I am working on an (as of yet) small project, a wallpaper generator that overlays SVG images like stencils on solid backgrounds, and I am unsure of how to properly go about licensing the art (largely under the Free Art License 1.3).

The section that is troubling me is:

You have the right to distribute copies of this work; whether modified or not, whatever the medium and the place, with or without any charge, provided that you:

attach this license without any modification to the copies of this work or indicate precisely where the license can be found, specify to the recipient the names of the author(s) of the originals, including yours if you have modified the work, specify to the recipient where to access the originals (either initial or subsequent).

And later summarised:

– How to use the Free Art License?

To benefit from the Free Art License, you only need to mention the following elements on your work: [Name of the author, title, date of the work. When applicable, names of authors of the common work and, if possible, where to find the originals]. Copyleft: This is a free work, you can copy, distribute, and modify it under the terms of the Free Art License http://artlibre.org/licence/lal/en/

Given that I'm generating the images client side, using a simple <canvas> element, I cannot include this information in the png Description line, or anything like that

Putting it in the corner of the wallpapers would be unseemly; so I am wondering if it would be enough to give the information in:

  1. In the source of the web app and
  2. In the application itself, say in a 'Licensing/Attribution' tab (this is how the art section of the GNU site appears to do it)?

Image on GNU site

Any help that can be offered is greatly appreciated.

2 Answers 2


It is a copyleft license because any larger work that includes part of the work you received must be released, as a whole, either under the same license or under a similar license that meets stated criteria. Please don't use it for software...


You might consider CC-BY or CC-BY-SA.
An example of attribution can be seen on Wikimedia Commons.

I would also place the information in a README or LICENSE file,
which is in the same folder as the art.
I would also add the information to the equivalent project level file.

  • Yes I appreciate that it's not a software license, and that it carries over to work derived from it, are you saying that the download that the user gets would have to contain said readme? Or can I do it similarity to the way the GNU site does it? (Just thought of that last option)
    – Joe D
    Oct 16, 2016 at 6:00
  • @JoeD I was talking about the source code. What license are you intending on using for the program?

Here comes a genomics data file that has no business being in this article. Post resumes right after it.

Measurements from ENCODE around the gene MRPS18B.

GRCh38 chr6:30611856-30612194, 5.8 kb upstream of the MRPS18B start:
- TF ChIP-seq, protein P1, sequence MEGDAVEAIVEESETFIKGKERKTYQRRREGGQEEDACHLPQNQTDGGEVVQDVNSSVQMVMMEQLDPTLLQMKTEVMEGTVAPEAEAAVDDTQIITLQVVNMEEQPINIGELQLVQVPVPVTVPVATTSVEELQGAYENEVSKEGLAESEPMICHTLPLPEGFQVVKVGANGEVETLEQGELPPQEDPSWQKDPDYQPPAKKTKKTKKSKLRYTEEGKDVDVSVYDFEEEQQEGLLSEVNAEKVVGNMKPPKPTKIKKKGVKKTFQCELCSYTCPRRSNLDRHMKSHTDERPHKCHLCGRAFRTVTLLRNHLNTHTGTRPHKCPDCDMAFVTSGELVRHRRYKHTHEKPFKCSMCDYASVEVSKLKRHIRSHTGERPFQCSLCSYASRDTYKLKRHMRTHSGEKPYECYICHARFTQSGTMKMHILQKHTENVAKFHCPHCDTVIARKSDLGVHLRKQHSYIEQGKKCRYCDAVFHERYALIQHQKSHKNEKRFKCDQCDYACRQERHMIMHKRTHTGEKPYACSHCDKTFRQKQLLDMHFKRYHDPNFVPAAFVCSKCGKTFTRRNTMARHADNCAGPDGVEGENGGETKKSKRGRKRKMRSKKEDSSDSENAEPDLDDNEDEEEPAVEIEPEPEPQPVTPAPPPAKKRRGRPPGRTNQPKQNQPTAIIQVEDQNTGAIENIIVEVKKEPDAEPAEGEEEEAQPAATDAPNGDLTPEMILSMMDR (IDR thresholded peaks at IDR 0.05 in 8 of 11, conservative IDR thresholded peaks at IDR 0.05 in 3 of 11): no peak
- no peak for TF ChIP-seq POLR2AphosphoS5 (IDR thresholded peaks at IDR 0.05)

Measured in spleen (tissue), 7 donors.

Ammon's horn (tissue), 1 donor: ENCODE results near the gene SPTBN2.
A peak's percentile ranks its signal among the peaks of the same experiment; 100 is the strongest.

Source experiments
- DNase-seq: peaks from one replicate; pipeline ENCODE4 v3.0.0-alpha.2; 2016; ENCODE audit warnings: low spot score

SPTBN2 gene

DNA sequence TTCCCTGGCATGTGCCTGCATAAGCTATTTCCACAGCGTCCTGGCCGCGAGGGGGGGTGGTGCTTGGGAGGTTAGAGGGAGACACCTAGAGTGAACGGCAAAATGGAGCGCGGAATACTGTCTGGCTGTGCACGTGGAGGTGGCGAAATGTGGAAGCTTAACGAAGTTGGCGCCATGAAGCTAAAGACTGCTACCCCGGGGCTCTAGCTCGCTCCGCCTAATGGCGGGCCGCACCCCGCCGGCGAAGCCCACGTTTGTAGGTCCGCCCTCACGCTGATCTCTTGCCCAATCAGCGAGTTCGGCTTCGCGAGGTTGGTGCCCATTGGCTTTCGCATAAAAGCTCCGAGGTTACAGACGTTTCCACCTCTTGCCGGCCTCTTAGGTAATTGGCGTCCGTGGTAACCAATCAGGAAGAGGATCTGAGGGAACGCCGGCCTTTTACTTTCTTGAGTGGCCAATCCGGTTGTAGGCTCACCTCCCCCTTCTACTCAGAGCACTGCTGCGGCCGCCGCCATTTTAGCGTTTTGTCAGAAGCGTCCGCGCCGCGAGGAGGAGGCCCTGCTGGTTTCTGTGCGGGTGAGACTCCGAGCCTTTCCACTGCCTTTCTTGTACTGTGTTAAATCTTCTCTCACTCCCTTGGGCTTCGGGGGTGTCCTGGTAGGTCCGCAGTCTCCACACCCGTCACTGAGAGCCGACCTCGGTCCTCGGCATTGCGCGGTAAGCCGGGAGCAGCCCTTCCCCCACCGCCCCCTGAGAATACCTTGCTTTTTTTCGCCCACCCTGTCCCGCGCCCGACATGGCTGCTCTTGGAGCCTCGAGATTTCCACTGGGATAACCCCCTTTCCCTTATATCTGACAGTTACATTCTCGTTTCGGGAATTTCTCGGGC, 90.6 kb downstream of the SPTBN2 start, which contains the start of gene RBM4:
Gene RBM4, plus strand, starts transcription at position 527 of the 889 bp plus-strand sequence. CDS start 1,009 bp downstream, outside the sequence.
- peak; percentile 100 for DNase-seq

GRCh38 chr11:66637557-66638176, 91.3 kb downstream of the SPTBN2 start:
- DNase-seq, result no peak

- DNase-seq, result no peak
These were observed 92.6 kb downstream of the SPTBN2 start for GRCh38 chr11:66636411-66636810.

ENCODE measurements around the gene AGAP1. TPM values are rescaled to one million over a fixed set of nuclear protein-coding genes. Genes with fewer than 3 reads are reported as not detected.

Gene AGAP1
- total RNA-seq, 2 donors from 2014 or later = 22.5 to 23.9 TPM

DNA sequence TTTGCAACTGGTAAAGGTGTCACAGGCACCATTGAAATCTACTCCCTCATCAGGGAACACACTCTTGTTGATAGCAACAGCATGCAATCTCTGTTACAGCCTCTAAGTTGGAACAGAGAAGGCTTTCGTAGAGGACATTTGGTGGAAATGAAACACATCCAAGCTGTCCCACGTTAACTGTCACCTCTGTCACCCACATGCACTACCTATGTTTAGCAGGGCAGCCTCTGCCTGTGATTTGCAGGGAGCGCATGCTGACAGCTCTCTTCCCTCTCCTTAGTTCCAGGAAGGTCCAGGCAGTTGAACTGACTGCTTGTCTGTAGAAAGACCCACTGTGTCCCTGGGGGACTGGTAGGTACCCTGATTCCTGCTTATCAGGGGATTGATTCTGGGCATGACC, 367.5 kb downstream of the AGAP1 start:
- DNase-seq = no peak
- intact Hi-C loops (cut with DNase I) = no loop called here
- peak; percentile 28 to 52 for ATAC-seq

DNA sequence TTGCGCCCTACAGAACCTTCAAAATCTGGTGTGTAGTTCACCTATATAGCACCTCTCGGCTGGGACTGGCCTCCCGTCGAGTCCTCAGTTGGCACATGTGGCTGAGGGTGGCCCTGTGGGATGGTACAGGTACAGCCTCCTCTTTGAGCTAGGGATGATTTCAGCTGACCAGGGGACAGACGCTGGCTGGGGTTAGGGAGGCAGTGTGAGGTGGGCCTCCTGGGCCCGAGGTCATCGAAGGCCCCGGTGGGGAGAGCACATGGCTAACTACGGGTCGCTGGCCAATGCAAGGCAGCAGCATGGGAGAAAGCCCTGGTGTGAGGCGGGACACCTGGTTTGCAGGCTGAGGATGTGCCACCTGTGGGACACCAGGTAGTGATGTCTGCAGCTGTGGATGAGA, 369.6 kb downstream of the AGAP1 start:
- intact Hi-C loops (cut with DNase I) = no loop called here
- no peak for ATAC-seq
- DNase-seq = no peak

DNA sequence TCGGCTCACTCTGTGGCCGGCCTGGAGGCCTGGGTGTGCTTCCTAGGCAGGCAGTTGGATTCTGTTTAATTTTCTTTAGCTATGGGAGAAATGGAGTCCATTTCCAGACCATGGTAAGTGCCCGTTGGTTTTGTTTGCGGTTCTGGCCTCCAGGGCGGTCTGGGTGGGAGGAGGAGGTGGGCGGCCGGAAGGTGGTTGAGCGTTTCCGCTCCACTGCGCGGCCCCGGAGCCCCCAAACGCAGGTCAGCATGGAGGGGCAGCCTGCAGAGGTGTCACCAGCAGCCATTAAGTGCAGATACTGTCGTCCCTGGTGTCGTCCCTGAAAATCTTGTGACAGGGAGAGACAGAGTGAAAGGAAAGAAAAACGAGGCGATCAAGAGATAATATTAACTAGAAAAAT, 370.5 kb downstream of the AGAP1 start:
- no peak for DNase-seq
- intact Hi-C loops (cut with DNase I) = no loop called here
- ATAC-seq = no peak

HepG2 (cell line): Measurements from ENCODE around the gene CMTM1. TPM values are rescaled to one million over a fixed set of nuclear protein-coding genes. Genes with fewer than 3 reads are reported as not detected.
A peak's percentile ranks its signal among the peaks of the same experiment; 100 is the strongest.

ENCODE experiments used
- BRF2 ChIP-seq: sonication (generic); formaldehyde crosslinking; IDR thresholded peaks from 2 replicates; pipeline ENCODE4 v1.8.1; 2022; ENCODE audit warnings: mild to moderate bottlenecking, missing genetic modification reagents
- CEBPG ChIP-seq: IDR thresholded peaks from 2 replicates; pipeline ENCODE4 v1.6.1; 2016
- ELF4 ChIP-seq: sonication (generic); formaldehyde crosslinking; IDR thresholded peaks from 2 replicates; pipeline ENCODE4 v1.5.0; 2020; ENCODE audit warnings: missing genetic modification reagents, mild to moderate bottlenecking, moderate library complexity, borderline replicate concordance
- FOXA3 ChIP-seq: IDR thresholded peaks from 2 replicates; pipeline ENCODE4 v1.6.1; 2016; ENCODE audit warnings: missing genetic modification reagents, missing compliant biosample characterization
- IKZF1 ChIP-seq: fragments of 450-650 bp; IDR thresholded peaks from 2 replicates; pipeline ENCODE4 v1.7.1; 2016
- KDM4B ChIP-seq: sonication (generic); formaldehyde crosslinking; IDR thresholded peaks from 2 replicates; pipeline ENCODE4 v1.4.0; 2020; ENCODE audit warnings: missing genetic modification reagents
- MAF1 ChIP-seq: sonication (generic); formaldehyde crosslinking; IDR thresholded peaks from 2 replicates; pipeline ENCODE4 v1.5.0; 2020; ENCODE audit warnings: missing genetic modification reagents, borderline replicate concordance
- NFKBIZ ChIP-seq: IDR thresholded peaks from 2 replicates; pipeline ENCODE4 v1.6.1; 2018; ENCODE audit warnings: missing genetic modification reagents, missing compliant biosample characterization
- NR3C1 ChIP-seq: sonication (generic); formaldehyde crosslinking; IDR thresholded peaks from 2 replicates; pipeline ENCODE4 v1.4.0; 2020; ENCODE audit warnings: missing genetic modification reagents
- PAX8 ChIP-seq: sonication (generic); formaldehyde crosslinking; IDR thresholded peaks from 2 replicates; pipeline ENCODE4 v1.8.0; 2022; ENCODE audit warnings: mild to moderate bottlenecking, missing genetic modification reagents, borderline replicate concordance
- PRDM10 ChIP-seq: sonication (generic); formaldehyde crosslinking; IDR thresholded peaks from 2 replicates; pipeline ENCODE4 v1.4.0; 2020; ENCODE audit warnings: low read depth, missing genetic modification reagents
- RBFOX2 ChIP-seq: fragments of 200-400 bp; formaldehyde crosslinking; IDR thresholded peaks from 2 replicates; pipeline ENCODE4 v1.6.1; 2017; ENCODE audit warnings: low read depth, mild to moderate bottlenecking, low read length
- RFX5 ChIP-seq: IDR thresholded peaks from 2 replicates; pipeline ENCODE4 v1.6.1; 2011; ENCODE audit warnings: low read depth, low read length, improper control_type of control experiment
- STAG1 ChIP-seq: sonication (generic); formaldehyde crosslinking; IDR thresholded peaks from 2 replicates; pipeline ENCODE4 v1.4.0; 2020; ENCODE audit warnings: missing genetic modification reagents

– Honest Abe
    Oct 16, 2016 at 6:04
  • Oh the program itself is very simple; I don't really care how it's licensed (unless the fact that it's using art under the Free Art License means I need to use a specific license). it's nothing fancy so the exact license isn't too important to me
    – Joe D
    Oct 16, 2016 at 6:06
  • @JoeD Why choose a copyleft license for the art? It affects your choices for licenses, e.g. it is incompatible with GPL. Personally I would use GPLv3 and CC-BY-SA for the art. If you want everyone to be able to use it then consider MIT or BSD with CC-BY for the art.
    – Honest Abe
    Oct 16, 2016 at 6:26
  • Because something I had in mind was licensed that way, but if I forget that specific piece, and choose to license everything under CC-BY, do I have any other concerns?
    – Joe D
    Oct 16, 2016 at 6:31

There are two issues, licensing your application and licensing the images that it generates. I think your question is about the latter.

I'd embed the license information in the image. PNG supports textual metadata, which you put in a tEXt, zTXt, or iTXt chunk. If you are writing GIF or JPEG images, you can embed the license information in "comment" metadata.

As far as your software license is concerned, see Honest Abe's answer. And I agree that it's a good idea to also put the licensing info in a LICENSE file. But either way, there's a good chance that the image will get separated from a LICENSE file and also a good chance that the person reusing the image will strip the metadata from it; there's not much that can be done about that. In the next release of pngcrush I'll add a caution about removing such text, and I'll suggest that ImageMagick and GraphicsMagick do the same.

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